Beware of false teachers. They are wolves in sheep’s clothing. Did you know that there are entire websites and ministries designed around the concept of identifying false teachers? As Christians, we are called to be “on guard” at all times. We are told that false teachers are everywhere, and we need to be careful lest we be led astray. But what exactly is a “false teacher”? How do we identify them? And is it possible to unknowingly be led away from the truth?
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Defining false teachers…
What if I told you that a false teacher isn’t necessarily defined by false teaching? Before you write me off and say I’m crazy, let me explain. Whenever a false teacher or prophet is mentioned in the New Testament, we find they all have one thing in common: poor intentions.
Ultimately, it’s the heart that defines a false teacher. Think about it this way. Jesus very clearly called the Pharisees out on their hypocrisy. He even referred to them as wolves and false shepherds in John 10. Jesus also told the crowds to do as the Pharisees taught, but to avoid behaving like them:
Then Jesus said to the crowds and to his disciples: “The teachers of the law and the Pharisees sit in Moses’ seat. So you must be careful to do everything they tell you. But do not do what they do, for they do not practice what they preach.” – Matthew 23:1-3 (NIV)
The bottom line is this: the Pharisees were false teachers because their hearts were far from God, not because they were teaching false information.
The Bible also gives us a clear example of this situation in reverse:
But when Peter came to Antioch, I [Paul] had to oppose him to his face, for what he did was very wrong. When he first arrived, he ate with the Gentile believers, who were not circumcised. But afterward, when some friends of James came, Peter wouldn’t eat with the Gentiles anymore. He was afraid of criticism from these people who insisted on the necessity of circumcision. As a result, other Jewish believers followed Peter’s hypocrisy, and even Barnabas was led astray by their hypocrisy. – Galatians 2:11-13 (NLT)
So should we write Peter off as a false teacher and negate his entire ministry because of this one error? Surely not! His heart’s desire was to teach the truth. He longed to please God. The situation needed to be dealt with, yes. And Paul confronted him face to face about it. But his error did not make him a false teacher because his heart longed to do God’s will.
Identifying false teachers…
Today, we throw around the term “false teacher” quite a bit. Many of us live in fear of being led astray. But the truth is that we have a promise from Jesus that His sheep know His voice. Not only that, but we can clearly identify the voice of a stranger. (John 10:1-16)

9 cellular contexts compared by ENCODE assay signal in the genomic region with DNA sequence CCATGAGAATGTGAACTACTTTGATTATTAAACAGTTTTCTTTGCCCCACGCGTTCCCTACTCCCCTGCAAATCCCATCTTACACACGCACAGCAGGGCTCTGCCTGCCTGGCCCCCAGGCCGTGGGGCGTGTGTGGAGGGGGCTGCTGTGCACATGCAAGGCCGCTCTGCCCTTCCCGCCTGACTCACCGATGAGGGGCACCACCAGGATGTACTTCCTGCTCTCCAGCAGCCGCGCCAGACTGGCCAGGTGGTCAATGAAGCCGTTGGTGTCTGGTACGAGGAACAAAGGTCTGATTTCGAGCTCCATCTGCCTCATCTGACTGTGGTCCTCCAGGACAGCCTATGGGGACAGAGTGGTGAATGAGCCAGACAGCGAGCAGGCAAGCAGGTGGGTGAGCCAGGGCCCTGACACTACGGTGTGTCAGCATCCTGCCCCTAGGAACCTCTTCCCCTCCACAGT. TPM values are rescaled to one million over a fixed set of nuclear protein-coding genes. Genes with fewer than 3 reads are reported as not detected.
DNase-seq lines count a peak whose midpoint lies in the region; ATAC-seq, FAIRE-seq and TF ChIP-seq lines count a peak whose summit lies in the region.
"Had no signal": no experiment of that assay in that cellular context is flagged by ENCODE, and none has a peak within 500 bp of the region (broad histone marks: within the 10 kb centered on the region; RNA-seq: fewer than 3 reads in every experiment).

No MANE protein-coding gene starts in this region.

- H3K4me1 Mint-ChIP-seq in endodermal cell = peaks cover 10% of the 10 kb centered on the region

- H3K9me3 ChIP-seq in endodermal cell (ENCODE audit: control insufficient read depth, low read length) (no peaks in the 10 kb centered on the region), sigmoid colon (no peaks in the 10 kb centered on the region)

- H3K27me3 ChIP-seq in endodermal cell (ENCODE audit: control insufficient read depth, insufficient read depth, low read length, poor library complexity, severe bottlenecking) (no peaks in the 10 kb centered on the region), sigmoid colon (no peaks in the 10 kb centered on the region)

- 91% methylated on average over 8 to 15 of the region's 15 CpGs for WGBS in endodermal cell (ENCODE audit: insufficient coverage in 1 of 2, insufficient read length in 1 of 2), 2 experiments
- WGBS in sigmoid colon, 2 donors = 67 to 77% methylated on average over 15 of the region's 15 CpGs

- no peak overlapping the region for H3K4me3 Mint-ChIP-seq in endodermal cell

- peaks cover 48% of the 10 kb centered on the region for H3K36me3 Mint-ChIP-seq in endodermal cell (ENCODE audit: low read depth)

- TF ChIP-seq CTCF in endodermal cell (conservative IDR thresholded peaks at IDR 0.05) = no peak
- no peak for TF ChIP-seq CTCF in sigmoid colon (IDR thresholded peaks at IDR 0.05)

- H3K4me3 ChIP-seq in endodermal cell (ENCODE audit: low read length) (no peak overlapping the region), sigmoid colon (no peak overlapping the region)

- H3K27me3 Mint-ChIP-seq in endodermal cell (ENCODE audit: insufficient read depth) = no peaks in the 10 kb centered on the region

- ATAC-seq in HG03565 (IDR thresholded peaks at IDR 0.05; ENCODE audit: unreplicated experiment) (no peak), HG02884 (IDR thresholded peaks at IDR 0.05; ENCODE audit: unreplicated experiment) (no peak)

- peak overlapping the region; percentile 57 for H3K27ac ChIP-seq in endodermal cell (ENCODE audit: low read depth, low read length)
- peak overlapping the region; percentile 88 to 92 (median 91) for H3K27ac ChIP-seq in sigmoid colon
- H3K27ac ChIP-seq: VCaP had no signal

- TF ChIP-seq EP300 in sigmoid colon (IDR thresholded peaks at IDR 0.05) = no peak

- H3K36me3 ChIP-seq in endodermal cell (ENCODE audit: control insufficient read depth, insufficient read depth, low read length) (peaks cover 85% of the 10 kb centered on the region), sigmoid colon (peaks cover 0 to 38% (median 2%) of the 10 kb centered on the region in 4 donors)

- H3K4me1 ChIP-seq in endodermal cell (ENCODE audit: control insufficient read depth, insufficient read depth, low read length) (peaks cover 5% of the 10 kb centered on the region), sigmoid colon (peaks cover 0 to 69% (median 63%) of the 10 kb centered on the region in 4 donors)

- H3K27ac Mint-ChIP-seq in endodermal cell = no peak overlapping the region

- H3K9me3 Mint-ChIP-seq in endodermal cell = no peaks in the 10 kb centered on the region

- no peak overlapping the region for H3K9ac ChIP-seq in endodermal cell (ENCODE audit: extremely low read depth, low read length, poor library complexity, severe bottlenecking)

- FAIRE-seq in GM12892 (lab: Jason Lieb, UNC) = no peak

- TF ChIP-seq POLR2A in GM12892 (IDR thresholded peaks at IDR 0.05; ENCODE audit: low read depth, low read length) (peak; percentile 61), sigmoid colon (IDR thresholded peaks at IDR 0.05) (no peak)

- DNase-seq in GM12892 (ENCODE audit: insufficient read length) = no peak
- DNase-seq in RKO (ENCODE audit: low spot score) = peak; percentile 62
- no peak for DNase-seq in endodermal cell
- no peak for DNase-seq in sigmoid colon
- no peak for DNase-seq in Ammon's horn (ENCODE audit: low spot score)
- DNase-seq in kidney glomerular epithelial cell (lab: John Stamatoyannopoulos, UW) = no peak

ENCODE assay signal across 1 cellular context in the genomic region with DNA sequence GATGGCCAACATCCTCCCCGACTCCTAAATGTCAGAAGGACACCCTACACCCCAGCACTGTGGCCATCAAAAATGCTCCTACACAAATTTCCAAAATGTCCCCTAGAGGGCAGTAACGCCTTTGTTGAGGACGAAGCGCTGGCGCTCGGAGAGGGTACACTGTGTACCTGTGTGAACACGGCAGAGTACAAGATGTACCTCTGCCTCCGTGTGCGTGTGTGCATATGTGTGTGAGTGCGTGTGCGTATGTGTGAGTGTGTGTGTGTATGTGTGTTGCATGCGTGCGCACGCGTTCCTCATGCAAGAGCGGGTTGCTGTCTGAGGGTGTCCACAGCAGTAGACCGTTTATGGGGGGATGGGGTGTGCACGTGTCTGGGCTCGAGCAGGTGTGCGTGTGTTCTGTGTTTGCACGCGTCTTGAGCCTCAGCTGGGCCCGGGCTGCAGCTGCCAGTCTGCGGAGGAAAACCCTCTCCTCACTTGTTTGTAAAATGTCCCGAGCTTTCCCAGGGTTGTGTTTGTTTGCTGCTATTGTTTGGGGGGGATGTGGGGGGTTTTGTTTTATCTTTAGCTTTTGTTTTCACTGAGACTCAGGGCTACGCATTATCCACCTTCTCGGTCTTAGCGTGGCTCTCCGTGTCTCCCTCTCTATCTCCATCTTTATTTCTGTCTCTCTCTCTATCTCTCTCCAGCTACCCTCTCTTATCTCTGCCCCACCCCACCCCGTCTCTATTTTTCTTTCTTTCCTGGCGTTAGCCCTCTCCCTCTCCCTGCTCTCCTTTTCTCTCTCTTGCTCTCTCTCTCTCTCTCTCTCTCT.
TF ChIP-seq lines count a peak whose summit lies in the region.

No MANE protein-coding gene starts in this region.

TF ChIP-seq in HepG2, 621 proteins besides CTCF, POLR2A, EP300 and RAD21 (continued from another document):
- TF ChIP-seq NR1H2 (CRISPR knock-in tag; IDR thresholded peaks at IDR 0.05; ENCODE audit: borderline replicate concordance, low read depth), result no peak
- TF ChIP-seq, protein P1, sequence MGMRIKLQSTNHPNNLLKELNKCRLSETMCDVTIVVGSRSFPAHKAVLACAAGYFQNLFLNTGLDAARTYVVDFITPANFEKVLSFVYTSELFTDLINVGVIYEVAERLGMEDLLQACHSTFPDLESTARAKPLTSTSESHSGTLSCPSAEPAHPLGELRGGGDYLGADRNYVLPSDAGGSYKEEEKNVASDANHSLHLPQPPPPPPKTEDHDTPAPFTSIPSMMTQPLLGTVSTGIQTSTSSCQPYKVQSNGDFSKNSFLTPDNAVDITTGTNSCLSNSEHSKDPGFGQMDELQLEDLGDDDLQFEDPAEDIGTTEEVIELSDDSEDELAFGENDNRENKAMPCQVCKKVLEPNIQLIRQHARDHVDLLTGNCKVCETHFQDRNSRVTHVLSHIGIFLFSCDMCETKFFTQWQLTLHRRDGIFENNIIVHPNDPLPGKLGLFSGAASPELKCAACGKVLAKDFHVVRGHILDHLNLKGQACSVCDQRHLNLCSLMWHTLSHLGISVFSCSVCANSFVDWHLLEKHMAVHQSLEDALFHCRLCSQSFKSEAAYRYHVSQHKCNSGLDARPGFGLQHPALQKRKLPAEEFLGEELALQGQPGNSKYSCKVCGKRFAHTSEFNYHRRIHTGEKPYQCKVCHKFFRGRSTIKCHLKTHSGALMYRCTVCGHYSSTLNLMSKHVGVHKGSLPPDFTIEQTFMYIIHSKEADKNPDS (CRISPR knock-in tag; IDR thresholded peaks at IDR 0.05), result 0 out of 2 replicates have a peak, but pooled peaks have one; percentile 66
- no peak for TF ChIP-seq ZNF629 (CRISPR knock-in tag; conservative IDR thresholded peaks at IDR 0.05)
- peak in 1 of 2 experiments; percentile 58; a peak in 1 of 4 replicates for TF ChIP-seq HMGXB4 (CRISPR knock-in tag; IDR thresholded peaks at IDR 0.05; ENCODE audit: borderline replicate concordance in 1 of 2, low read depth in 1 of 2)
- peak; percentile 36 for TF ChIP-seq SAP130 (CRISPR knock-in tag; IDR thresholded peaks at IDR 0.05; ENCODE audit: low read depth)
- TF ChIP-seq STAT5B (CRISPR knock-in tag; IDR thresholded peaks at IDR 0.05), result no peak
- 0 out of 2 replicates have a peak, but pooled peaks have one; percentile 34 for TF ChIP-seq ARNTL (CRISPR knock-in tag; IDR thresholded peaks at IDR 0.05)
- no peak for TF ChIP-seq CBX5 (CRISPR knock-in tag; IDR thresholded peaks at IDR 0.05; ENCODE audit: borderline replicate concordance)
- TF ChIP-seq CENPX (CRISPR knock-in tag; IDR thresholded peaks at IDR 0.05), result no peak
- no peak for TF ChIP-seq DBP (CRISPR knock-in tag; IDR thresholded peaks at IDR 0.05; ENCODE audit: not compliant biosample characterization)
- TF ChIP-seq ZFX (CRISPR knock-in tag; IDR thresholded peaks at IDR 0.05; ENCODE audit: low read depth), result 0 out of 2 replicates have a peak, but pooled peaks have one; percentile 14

When asked about how to identify false teachers, many will respond by saying that we need to test their message against the Bible. And while it is true that we can identify false teaching this way, it’s not always the best way to identify a false teacher.
Since false teachers have impure motives, their message may, in fact, sound true and be in line with Scripture… (at least for the moment.) But Jesus wants us to stay away from false shepherds – people who are only in ministry for themselves, not for the sake of His sheep.
But there were also false prophets in Israel, just as there will be false teachers among you….In their greed they will make up clever lies to get hold of your money. But God condemned them long ago, and their destruction will not be delayed. – 2 Peter 2:1, 3 (NLT)
Those false teachers are so eager to win your favor, but their intentions are not good. They are trying to shut you off from me so that you will pay attention only to them. – Galatians 4:17 (NLT)
I know that false teachers, like vicious wolves, will come in among you after I leave, not sparing the flock. Even some men from your own group will rise up and distort the truth in order to draw a following. – Acts 20:29-30 (NLT)
5 Spiritual Truths about False Teachers:
- The Bible can help us to identify false teaching (and we definitely should be testing all teaching against Scripture for this reason), but it’s the Holy Spirit who helps us to discern the hearts and motives of false teachers.
- Poor theology doesn’t necessarily make you a false teacher. Even the early church leaders had disagreements regarding basic theology and doctrine. And many of them changed their viewpoints throughout their ministries. I know that even my own theology has evolved throughout my life as I continue to learn more about God and His Word.
- A false teacher can sometimes be one who teaches sound doctrine and biblical teaching. The Pharisees are a perfect example of this. They taught the truth of the Law, but their hearts were far from God and they had prideful intentions.
- Remember to judge a tree by its fruit. Motives and intentions are what matters most when it comes to ministry. Not to undermine the importance of good teaching (which is very important); but in the end, God looks at the heart first and foremost.
- Trust the Holy Spirit in all that we do. God’s Spirit literally lives inside of us, and He is more than capable of guiding us into all truth. Trust Him when it comes to matters of teaching, theology, and leadership. He will NEVER lead you astray.
“When he puts forth all his own, he goes ahead of them, and the sheep follow him because they know his voice. A stranger they simply will not follow, but will flee from him, because they do not know the voice of strangers.” – John 10:4-5
*Unless otherwise indicated, Scripture quotations taken from the NASB.